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Finding Common Ground

A former K-5 public school principal turned author, presenter, and independent consultant, DeWitt provides insights and advice for education leaders. He can be found at

Education Opinion

Is It Time to Disconnect?

By Peter DeWitt — November 25, 2014 3 min read

It seems odd to write about disconnecting. After spending the past two days in Rochester, NY at NYSCATE, which is the New York State Association for Computers and Technologies in Education Annual Conference. It was a great time meeting colleagues and spending time with friends. The truth is, the conference was about technology as well as taking time to reflect, re-energize and re-engage. It’s time to re-energize.

In the 7 Habits of Highly Effective People, Stephen Covey says Sharpening the Saw is one of the most important actions we can take to become effective. Truth be told, I have never been very good at sharpening the saw. I’m sure there are many of you out there that are guilty of working so hard your saw is getting a bit...dull.

Being connected is really important. It keeps us current, we have found professional/personal learning networks (PLN) that have helped change our practice because they have helped push our thinking and inspired us to become risk-takers and not just rule followers.

But over the past few weeks, I have become a bit too obsessed. I surf from Twitter to Facebook to e-mail. I read what people are doing and become envious of their opportunities while losing focus on my own. I began worrying about numbers as much as I worried about substance, and began to lose my focus on life.

Beyond blogging I have been way too focused on “Liking” things my “Friends” post on Facebook and re-Tweeting blogs, quotations and pictures on Twitter. When I close Mac multiple times a day, I pick up my phone and walk downstairs to the living room. The blue light on my Samsung flashes every few seconds beckoning me to pick it up and see who has sent me private messages or texts.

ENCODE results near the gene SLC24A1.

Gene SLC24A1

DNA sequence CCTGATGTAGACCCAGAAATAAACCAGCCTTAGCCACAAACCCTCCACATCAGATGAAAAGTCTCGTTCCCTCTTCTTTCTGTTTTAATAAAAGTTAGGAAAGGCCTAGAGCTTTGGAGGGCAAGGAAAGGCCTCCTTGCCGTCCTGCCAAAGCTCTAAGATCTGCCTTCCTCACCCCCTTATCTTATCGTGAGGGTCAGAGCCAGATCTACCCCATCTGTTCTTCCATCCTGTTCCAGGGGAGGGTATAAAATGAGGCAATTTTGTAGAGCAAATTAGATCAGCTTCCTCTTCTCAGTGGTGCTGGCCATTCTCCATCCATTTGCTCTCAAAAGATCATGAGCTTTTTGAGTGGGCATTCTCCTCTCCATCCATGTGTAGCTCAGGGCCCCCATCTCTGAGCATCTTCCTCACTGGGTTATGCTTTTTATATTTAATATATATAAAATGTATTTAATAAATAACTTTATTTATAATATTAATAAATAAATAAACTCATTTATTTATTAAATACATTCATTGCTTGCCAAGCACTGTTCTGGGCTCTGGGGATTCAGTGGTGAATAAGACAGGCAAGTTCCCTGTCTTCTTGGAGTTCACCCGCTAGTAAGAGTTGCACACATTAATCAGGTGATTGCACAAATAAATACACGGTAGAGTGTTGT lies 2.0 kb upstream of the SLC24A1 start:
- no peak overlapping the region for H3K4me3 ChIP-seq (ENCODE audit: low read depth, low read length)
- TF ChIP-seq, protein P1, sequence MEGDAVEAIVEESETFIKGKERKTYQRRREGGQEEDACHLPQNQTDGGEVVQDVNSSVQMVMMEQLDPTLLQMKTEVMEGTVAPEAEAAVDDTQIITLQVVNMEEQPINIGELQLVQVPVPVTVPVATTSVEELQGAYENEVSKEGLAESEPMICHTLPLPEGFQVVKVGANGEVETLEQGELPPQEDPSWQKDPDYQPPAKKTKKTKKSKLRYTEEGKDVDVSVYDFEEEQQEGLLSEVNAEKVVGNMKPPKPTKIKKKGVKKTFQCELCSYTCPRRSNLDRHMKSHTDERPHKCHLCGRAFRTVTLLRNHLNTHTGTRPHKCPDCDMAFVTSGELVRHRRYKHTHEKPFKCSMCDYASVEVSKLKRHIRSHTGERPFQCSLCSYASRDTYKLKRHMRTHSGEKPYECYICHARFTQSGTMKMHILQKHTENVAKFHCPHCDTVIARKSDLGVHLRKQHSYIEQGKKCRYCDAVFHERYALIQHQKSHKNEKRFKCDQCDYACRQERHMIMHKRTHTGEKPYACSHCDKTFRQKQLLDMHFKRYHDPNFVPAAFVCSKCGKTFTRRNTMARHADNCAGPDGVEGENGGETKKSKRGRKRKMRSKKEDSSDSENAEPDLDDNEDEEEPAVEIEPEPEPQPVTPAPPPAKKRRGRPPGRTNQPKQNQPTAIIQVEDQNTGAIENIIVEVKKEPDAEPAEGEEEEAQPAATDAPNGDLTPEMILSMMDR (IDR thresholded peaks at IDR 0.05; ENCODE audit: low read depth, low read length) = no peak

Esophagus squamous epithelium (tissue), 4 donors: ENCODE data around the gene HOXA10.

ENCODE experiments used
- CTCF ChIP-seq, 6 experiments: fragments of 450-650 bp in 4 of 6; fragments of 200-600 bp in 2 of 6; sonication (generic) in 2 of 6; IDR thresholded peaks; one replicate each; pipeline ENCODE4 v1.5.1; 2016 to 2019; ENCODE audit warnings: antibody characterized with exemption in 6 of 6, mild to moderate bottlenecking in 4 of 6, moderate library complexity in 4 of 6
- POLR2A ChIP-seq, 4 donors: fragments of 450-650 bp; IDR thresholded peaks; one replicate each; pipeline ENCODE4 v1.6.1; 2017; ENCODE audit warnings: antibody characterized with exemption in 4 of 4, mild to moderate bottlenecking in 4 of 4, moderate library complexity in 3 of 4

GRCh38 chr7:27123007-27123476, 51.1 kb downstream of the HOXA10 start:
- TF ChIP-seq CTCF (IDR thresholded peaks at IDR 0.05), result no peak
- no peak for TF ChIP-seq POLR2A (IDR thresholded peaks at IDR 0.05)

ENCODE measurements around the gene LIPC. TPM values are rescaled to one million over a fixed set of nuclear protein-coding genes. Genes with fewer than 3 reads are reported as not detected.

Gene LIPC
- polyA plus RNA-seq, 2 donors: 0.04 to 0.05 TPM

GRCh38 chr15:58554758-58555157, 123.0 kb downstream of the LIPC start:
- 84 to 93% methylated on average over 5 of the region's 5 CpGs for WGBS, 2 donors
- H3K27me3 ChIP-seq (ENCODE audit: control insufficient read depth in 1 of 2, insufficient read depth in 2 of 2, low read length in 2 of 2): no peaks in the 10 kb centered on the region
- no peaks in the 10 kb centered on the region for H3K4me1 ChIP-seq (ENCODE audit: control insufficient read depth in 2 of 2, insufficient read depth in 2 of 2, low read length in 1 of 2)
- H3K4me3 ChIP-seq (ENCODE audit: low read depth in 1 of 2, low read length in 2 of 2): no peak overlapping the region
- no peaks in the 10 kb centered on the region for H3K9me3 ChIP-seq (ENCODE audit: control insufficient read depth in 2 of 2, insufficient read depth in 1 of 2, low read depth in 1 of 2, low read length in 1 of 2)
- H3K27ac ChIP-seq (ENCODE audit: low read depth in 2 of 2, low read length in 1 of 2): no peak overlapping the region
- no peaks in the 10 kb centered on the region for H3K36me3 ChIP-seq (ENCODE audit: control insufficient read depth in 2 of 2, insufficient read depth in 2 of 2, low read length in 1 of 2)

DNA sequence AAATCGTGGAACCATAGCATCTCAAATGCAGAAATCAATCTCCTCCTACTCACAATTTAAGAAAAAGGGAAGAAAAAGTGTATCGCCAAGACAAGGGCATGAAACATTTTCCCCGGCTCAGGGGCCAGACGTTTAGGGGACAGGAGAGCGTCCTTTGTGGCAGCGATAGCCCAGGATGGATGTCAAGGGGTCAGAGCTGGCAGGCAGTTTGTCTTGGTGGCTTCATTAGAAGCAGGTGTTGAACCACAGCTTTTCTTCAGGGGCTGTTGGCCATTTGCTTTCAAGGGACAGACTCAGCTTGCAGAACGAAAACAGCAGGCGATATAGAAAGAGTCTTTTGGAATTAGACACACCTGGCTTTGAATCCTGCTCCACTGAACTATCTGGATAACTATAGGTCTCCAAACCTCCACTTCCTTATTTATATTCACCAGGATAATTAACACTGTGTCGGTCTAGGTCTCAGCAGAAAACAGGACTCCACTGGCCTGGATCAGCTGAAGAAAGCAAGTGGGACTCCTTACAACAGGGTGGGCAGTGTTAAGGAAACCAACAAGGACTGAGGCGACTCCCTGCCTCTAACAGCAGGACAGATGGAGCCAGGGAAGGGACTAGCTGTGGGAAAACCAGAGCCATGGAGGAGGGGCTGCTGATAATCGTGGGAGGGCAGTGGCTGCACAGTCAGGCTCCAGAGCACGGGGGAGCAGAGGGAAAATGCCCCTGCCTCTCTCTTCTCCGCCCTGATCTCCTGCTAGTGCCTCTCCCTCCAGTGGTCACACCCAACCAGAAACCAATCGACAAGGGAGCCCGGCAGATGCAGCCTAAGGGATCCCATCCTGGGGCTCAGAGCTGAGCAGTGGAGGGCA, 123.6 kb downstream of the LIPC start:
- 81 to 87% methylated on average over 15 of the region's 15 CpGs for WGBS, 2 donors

My iPad awaits me when I get ready in the morning so I can listen to Pandora while I shower, but when I go to turn it off I always have a number popping up next to my e-mail to notify me that I have another message. I guess I should feel fortunate that I am connected but I have begun to go to the other side where I let my mood get influenced by what I see in Tweets, pictures on Facebook or messages I get through e-mail.

So, I’m disconnecting for a few days. No blogs, no Twitter and no Facebook...maybe. It’s not easy to do. I’m sweating a bit thinking about not picking up one of the devices that sit around my home. You won’t notice my absence, but I will. After posting at least 3 blogs a week for the past 3 ½ years, I have become a creature of habit where I pressure myself to get blogs done every Sunday, Tuesday and Friday.

With the holidays coming up, the skies being a little grayer here in the Northeast, I realized I need less time to connect and more time to reflect. As educators we are busy. There is so much flying at us on a daily basis. Among the noise of distractions are some great things too, but we are moving rapidly in numerous directions, and sometimes we are flying passed our own family members when we rush to the next obstacle.

There is a reason why Black Friday, a day I have long avoided, has turned into Thanksgiving Thursday. Everyone wants a little more, and they don’t care what they have to give up in order to get it. We just need to keep in mind there is an opportunity cost with every decision we make. Something always loses out, and sometimes that is a someone.

Sharpen the saw.

I hope you have the opportunity to sharpen your own saw. Give yourself the permission to disconnect. It’s not that we always have people around us who pressure us to do a little more with a little less. Sometimes we are our own worst enemies. We don’t give ourselves permission to slow down until our bodies break and we become sick or tired.

Take some time to sharpen the saw.

It’s time to disconnect.

Connect with Peter on Twitter...keeping in mind he’s disconnected for a few days.

The opinions expressed in Peter DeWitt’s Finding Common Ground are strictly those of the author(s) and do not reflect the opinions or endorsement of Editorial Projects in Education, or any of its publications.


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